FSPro Lab's "Access Boss" software helps parents regulate their children's use of the home computer. Parents can set daily time limits for use of the computer and block its use during specified times of the day. The program's interface (shown below) is visual and straightforward. However, a bit more complexity -- such as the ability to set different time limits of use for a number of applications -- would be a welcome addition.
Here are other ways parents are using technology to monitor their kids' activities. What do you use? Visit the Technobabble blog (www.startribune.com/blogs/technobabble) to share your comments.
School lunches: MealpayPlus (www.mealpayplus.com) lets parents manage their kids' school-lunch spending, see what they're buying and even block certain food purchases. So long, Mountain Dew; hello, skim milk. Eight Minnesota school districts use the service, including Orono, Chaska and West St. Paul-Mendota Heights-Eagan.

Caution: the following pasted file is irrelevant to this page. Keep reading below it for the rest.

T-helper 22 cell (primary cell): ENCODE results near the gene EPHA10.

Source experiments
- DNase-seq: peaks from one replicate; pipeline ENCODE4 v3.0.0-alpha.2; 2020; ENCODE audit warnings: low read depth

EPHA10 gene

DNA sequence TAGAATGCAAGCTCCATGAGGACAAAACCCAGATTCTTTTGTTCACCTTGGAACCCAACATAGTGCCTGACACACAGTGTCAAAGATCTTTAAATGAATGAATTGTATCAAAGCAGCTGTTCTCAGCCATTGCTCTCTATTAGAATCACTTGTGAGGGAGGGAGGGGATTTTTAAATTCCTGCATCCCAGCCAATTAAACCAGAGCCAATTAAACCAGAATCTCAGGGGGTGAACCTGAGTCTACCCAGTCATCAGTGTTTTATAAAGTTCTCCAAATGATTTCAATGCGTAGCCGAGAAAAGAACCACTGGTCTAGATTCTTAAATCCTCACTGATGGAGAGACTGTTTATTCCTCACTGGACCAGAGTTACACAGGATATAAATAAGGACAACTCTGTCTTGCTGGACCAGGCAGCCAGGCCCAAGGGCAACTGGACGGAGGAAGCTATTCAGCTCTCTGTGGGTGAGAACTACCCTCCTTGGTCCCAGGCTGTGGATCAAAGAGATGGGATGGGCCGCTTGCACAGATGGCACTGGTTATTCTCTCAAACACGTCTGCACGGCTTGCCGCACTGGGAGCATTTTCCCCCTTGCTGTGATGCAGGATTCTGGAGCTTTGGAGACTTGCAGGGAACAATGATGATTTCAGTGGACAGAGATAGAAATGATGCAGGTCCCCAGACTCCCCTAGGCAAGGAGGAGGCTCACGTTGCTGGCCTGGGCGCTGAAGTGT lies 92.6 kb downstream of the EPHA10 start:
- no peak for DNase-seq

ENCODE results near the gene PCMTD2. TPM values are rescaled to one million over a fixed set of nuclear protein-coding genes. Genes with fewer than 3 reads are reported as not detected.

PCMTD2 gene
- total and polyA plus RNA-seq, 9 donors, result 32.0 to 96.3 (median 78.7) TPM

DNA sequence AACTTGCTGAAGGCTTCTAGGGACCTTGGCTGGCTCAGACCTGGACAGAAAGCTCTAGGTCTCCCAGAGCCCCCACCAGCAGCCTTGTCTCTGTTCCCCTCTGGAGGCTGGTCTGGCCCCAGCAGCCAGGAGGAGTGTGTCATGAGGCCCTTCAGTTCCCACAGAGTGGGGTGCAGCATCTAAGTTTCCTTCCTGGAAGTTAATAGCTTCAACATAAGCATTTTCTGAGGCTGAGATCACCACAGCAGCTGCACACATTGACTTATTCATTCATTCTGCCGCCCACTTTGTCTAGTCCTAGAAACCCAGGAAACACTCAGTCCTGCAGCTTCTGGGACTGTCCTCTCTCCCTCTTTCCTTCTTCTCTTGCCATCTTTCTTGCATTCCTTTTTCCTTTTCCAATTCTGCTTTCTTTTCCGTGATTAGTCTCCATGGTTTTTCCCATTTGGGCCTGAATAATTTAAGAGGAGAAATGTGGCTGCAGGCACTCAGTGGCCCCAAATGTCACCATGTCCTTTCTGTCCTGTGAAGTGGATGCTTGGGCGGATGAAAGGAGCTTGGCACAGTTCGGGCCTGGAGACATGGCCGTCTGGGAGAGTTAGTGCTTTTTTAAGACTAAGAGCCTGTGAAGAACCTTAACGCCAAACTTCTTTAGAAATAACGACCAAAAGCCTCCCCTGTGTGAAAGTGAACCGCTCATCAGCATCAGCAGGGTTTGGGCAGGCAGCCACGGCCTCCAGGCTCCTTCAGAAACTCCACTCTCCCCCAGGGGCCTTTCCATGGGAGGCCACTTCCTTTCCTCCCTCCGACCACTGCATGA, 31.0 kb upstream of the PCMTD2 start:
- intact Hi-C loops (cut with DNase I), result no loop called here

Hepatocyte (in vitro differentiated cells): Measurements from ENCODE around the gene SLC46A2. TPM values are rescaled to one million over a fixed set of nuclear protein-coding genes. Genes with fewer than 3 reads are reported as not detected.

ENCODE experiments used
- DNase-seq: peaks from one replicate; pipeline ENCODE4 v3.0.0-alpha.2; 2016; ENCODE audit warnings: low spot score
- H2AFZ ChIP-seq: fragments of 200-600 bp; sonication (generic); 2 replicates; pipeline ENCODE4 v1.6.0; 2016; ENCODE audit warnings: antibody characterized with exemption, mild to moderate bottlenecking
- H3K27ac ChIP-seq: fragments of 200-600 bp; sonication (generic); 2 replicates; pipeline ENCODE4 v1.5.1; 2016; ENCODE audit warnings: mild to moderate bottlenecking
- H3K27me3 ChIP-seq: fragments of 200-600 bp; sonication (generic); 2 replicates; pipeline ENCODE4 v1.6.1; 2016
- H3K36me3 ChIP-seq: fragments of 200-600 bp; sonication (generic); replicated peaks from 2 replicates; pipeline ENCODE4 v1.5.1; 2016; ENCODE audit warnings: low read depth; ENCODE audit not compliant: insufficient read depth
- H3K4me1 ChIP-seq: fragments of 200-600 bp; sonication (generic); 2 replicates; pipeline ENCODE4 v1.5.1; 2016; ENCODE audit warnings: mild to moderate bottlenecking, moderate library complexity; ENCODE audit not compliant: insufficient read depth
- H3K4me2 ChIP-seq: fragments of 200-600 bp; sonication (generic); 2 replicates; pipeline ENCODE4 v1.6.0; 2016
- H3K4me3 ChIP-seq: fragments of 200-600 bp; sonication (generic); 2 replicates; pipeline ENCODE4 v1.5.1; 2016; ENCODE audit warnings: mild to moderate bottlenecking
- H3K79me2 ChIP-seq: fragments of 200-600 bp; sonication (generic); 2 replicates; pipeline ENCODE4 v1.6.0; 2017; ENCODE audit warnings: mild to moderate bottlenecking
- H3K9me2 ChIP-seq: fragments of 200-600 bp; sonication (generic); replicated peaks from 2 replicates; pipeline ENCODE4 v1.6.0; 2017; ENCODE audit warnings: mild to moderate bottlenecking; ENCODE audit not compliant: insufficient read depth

Cell phones: More cellular providers are offering kid-friendly phones with GPS technology that allows parents to see exactly where their loved ones are at any given time.
Video games: Microsoft recently added a Family Timer to its Xbox Live service (www.xbox.com) that lets parents control how much time kids spend playing games on the Xbox 360.
Driving: Several auto-insurance companies, such as American Family Insurance (www.teensafedriver.com), are experimenting with devices that allow parents to monitor their teens' driving.
Poll: If the state's $1.9B surplus were "fun money," how would you spend it?